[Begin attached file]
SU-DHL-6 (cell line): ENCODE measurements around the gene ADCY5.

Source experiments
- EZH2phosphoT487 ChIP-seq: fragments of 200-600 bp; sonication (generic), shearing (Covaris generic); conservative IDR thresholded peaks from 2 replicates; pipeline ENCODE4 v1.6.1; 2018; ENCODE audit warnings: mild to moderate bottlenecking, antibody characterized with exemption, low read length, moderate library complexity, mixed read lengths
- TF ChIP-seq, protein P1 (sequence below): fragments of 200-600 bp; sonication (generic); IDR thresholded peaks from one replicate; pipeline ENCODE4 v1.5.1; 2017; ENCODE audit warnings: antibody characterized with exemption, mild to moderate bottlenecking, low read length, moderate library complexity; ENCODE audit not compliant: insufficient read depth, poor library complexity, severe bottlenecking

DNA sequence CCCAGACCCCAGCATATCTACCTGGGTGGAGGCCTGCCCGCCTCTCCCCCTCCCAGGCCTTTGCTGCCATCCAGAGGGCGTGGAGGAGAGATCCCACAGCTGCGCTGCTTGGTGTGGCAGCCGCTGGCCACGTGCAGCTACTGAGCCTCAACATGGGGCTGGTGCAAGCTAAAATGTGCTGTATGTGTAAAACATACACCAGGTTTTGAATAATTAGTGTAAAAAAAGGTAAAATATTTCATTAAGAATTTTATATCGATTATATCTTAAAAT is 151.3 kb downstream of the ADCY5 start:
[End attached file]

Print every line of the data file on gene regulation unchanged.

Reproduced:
SU-DHL-6 (cell line): ENCODE measurements around the gene ADCY5.

Source experiments
- EZH2phosphoT487 ChIP-seq: fragments of 200-600 bp; sonication (generic), shearing (Covaris generic); conservative IDR thresholded peaks from 2 replicates; pipeline ENCODE4 v1.6.1; 2018; ENCODE audit warnings: mild to moderate bottlenecking, antibody characterized with exemption, low read length, moderate library complexity, mixed read lengths
- TF ChIP-seq, protein P1 (sequence below): fragments of 200-600 bp; sonication (generic); IDR thresholded peaks from one replicate; pipeline ENCODE4 v1.5.1; 2017; ENCODE audit warnings: antibody characterized with exemption, mild to moderate bottlenecking, low read length, moderate library complexity; ENCODE audit not compliant: insufficient read depth, poor library complexity, severe bottlenecking

DNA sequence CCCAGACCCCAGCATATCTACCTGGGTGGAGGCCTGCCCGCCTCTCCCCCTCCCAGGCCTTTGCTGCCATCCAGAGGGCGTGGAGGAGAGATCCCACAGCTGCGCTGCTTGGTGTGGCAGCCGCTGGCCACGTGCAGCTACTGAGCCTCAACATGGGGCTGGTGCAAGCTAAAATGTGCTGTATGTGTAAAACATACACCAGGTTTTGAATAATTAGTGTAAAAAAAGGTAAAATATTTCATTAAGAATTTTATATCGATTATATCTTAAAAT is 151.3 kb downstream of the ADCY5 start: